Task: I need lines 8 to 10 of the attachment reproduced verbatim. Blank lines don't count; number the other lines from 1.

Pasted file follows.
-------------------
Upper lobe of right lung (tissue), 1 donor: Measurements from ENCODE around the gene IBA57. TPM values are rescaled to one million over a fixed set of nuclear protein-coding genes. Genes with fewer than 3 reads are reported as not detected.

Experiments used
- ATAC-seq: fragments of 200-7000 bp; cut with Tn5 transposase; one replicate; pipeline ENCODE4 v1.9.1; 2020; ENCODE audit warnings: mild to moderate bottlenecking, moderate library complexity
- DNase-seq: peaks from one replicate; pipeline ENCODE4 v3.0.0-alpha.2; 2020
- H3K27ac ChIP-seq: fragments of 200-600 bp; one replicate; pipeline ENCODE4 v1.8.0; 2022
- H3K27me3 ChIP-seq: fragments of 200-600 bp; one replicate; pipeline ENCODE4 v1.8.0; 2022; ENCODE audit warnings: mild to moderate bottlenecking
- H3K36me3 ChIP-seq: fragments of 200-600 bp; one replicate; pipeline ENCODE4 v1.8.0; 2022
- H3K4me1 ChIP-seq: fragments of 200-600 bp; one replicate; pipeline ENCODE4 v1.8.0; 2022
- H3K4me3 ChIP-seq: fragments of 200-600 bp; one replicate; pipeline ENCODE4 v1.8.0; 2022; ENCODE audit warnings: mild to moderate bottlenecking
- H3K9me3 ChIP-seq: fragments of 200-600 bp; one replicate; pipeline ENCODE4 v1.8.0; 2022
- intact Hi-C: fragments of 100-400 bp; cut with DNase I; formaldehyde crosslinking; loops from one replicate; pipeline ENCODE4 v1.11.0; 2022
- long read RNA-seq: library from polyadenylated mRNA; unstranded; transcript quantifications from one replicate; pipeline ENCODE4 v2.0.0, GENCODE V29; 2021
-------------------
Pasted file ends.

- H3K4me1 ChIP-seq: fragments of 200-600 bp; one replicate; pipeline ENCODE4 v1.8.0; 2022
- H3K4me3 ChIP-seq: fragments of 200-600 bp; one replicate; pipeline ENCODE4 v1.8.0; 2022; ENCODE audit warnings: mild to moderate bottlenecking
- H3K9me3 ChIP-seq: fragments of 200-600 bp; one replicate; pipeline ENCODE4 v1.8.0; 2022